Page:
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EDITORIAL: Make them feel at home

Alberton Health Centre nurse practitioner, Maryna Kudryacheva completes a requisition form for a patient. Kudryacheva says the rural practice she has in Alberton is just what she was looking for. She plans to attend the Here to Stay community engagement day which will be held at Mill River Resort on March 5.
Alberton Health Centre nurse practitioner, Maryna Kudryacheva completes a requisition form for a patient. Kudryacheva says the rural practice she has in Alberton is just what she was looking for. She plans to attend the Here to Stay community engagement day which will be held at Mill River Resort on March 5. - Eric McCarthy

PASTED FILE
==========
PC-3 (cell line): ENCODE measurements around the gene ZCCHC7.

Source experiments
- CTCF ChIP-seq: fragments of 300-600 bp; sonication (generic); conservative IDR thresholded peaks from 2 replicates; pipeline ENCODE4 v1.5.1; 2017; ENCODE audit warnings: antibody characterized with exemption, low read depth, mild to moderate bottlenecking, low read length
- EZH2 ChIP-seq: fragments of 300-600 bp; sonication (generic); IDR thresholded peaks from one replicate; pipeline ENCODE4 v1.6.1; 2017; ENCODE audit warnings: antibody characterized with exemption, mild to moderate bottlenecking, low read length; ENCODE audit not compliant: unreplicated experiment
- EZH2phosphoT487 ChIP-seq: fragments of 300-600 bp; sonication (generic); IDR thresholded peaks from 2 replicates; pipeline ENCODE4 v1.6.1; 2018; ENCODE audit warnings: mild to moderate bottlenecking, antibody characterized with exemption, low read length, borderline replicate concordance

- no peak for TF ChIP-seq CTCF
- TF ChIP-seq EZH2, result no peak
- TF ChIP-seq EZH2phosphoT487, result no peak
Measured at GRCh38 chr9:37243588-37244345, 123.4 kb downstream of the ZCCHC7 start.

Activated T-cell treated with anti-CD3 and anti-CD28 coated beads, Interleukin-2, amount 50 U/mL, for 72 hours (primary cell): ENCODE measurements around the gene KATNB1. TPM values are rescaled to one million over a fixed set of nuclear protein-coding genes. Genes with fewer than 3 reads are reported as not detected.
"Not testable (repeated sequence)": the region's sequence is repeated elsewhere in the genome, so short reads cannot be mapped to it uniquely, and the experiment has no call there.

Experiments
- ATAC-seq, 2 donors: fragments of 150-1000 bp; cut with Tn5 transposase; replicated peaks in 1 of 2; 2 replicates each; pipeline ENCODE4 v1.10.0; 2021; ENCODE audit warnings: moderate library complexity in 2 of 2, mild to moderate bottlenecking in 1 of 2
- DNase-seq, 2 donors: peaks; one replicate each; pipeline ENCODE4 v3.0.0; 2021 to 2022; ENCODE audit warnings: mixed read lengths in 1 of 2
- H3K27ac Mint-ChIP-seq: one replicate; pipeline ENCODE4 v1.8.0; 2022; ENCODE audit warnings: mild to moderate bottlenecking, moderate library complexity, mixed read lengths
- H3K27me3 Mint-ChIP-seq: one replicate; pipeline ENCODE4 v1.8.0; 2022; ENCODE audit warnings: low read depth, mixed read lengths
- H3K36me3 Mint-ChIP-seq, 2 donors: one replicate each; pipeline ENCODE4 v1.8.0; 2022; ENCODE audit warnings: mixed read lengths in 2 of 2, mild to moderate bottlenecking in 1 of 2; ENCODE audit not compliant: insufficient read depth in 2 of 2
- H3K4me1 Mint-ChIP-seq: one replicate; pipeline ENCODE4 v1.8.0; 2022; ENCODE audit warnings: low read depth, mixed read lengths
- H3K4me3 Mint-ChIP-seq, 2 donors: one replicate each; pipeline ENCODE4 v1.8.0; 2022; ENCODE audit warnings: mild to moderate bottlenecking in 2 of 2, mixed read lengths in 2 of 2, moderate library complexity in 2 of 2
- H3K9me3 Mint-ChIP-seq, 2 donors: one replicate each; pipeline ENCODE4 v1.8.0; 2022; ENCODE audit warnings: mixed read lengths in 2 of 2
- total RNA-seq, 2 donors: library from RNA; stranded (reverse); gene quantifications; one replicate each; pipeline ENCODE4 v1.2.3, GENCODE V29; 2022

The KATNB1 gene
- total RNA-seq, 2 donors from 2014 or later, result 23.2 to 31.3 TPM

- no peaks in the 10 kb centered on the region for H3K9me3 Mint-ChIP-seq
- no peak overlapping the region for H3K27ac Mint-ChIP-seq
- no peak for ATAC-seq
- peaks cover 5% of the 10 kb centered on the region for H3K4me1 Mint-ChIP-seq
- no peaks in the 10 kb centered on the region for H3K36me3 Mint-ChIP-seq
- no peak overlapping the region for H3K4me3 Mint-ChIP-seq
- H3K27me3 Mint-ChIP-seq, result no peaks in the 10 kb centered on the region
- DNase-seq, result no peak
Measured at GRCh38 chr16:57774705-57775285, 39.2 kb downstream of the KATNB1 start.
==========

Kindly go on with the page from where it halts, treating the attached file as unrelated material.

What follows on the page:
Not all immigrants who move to P.E.I. and West Prince will stay.

That was one reality business and economic development consultant David Campbell shared as he delivered the keynote address to a Here to Stay community engagement event at Mill River recently.

The stakeholders in attendance were focused primarily on finding ways to boost the retention rate of newcomers in general and medical professionals in particular.

That some would move on was of no surprise, especially considering other statistics Campbell presented, which revealed that in 2016, 17 per cent of Canadians and 19 per cent of Islanders, had lived in a different community just five years previous.

In an age where medical professionals are in short supply, any time a new professional moves to a community it is cause for joy. When they leave, it’s a loss.

A common resolve of many of those attending the community engagement event was to do such a fine job of helping newcomers integrate into their community that they will choose to stay.

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